Due to its tremendous information-carrying capacity, single-mode fiber has become the dominant transmission medium for new fiber-optic system installations. Since the optical coupling efficiency between LEDs and single-mode fiber is substantially less than that of diode lasers, it was until recently assumed that single-mode systems would require diode laser sources. A number of recent experiments1–3 have demonstrated that light-emitting diodes can be used instead of diode lasers to satisfy many short to medium distance single-mode system requirements. When compared with diode lasers, LEDs offer the advantages of higher reliability, reduced temperature sensitivity, less complicated drive circuit requirements, immunity to optical feedback, and lower cost due to high yields and simpler packaging technology. These issues are critical to the introduction of single-mode fiber into subscriber loops, where LEDs can be used to satisfy economically present requirements, and diode lasers can be used for future service upgrades.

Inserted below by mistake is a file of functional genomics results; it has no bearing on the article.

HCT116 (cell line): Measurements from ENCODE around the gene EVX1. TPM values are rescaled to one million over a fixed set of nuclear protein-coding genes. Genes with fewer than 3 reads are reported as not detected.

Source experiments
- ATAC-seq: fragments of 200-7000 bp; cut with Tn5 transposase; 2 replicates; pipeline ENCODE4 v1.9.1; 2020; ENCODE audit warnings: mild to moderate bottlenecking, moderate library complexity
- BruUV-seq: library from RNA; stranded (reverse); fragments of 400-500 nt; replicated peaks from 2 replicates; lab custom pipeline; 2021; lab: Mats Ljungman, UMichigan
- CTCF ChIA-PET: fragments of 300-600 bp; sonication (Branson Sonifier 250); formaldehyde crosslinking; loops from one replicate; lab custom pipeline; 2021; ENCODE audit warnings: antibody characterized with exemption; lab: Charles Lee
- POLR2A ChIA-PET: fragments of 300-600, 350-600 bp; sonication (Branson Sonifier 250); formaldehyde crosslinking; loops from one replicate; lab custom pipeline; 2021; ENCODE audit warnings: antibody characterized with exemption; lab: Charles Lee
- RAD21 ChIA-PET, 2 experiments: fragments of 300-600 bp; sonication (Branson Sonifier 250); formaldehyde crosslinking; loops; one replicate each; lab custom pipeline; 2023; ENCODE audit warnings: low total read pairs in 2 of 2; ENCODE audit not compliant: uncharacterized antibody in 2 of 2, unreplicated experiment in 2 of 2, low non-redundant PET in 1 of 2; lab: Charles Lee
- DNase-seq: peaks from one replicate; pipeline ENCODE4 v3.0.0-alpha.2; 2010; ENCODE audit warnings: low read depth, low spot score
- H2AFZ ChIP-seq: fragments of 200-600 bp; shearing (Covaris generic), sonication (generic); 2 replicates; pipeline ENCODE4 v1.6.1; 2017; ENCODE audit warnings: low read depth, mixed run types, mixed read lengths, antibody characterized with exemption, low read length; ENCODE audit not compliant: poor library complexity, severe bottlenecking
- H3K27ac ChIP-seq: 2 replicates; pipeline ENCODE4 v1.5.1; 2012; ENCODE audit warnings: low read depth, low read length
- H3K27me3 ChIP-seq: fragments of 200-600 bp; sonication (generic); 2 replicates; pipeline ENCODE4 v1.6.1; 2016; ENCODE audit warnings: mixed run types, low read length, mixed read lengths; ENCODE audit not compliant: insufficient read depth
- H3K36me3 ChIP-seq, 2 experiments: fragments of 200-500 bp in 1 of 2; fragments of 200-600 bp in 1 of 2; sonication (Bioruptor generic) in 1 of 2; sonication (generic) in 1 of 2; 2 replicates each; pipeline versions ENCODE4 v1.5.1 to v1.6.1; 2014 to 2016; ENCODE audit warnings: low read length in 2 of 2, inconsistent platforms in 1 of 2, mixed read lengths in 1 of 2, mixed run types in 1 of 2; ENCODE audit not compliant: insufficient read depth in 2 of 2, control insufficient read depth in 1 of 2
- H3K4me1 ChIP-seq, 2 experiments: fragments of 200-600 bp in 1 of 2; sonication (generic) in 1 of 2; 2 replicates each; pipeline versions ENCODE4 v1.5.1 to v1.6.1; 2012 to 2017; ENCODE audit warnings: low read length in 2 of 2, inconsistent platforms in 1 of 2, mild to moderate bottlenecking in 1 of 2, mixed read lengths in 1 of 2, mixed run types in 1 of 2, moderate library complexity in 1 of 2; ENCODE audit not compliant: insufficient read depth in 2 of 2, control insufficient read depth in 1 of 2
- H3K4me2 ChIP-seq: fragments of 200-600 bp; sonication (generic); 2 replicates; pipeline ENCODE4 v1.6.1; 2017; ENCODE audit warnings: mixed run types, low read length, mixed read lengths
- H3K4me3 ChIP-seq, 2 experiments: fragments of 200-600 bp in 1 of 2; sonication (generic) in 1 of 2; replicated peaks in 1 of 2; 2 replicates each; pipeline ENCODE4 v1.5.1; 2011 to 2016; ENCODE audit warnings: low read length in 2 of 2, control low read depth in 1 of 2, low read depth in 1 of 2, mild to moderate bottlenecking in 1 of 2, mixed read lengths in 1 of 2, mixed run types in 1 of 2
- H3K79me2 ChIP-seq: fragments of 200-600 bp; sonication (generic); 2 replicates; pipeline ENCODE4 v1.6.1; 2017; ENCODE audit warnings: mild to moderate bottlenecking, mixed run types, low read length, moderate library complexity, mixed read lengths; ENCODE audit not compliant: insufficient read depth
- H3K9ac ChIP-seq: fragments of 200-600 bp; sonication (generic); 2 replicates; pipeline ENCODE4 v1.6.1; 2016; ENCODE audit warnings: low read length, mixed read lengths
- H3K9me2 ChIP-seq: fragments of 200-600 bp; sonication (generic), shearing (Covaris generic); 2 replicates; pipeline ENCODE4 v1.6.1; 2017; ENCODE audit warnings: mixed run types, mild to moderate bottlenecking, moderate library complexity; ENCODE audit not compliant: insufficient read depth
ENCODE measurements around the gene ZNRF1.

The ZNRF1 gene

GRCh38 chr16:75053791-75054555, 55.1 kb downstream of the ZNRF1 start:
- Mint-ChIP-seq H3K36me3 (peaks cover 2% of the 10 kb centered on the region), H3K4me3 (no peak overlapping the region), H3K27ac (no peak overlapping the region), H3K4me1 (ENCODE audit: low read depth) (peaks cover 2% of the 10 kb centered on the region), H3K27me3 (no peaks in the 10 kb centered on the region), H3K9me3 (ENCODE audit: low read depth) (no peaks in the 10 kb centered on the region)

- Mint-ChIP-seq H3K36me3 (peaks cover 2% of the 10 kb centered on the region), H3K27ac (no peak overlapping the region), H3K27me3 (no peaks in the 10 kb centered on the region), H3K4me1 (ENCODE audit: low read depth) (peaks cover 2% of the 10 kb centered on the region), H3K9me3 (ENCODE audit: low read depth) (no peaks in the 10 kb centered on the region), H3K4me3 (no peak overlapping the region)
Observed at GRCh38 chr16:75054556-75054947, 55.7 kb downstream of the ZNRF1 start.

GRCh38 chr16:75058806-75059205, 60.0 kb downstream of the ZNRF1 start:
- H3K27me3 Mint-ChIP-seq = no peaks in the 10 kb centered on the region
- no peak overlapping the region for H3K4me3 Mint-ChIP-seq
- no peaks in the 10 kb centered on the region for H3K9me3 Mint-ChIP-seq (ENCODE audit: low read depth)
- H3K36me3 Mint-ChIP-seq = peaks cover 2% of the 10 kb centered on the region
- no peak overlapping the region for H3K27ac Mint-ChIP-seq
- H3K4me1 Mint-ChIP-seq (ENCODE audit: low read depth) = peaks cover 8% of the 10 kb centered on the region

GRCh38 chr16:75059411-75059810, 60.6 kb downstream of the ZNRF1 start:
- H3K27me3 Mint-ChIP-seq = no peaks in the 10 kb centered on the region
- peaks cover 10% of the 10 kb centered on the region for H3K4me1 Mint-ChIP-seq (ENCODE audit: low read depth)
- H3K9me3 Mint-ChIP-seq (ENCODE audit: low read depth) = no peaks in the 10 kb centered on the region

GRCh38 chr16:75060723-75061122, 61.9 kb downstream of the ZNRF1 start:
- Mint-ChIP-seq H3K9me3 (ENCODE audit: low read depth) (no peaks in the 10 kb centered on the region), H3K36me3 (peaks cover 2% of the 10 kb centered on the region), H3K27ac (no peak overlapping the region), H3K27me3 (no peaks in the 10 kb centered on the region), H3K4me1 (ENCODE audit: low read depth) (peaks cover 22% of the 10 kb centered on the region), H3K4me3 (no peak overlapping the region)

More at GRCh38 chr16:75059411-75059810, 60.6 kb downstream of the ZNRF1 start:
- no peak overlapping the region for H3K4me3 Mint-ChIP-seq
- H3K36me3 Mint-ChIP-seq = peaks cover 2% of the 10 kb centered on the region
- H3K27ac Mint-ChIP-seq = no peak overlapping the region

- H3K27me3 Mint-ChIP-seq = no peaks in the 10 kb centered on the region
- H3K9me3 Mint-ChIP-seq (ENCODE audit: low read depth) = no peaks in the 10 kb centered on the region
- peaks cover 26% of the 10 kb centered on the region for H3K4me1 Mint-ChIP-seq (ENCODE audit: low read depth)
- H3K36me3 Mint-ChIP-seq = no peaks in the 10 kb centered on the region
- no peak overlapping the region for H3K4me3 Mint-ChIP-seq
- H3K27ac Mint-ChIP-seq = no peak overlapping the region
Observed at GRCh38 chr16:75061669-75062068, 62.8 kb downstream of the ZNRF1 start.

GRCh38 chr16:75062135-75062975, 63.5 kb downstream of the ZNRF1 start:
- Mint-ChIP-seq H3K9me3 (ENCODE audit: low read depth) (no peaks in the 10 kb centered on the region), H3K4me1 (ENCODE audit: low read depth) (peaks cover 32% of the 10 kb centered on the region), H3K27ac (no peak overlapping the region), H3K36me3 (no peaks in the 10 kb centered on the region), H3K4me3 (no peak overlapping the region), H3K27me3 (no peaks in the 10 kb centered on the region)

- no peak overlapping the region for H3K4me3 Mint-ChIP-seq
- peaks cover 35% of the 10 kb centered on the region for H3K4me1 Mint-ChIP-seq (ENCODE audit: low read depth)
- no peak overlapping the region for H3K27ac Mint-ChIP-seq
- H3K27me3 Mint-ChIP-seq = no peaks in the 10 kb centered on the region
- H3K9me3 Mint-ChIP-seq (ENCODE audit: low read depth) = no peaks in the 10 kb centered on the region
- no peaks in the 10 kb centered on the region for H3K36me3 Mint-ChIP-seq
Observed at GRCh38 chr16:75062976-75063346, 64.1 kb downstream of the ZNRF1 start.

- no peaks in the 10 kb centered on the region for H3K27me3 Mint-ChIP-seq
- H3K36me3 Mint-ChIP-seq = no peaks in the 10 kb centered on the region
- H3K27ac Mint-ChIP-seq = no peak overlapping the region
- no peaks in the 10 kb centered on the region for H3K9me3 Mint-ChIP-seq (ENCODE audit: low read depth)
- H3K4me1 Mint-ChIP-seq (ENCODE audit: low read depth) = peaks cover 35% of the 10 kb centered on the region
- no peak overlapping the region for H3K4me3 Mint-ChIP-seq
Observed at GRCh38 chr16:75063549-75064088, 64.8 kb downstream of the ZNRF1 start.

© 1986 Optical Society of America

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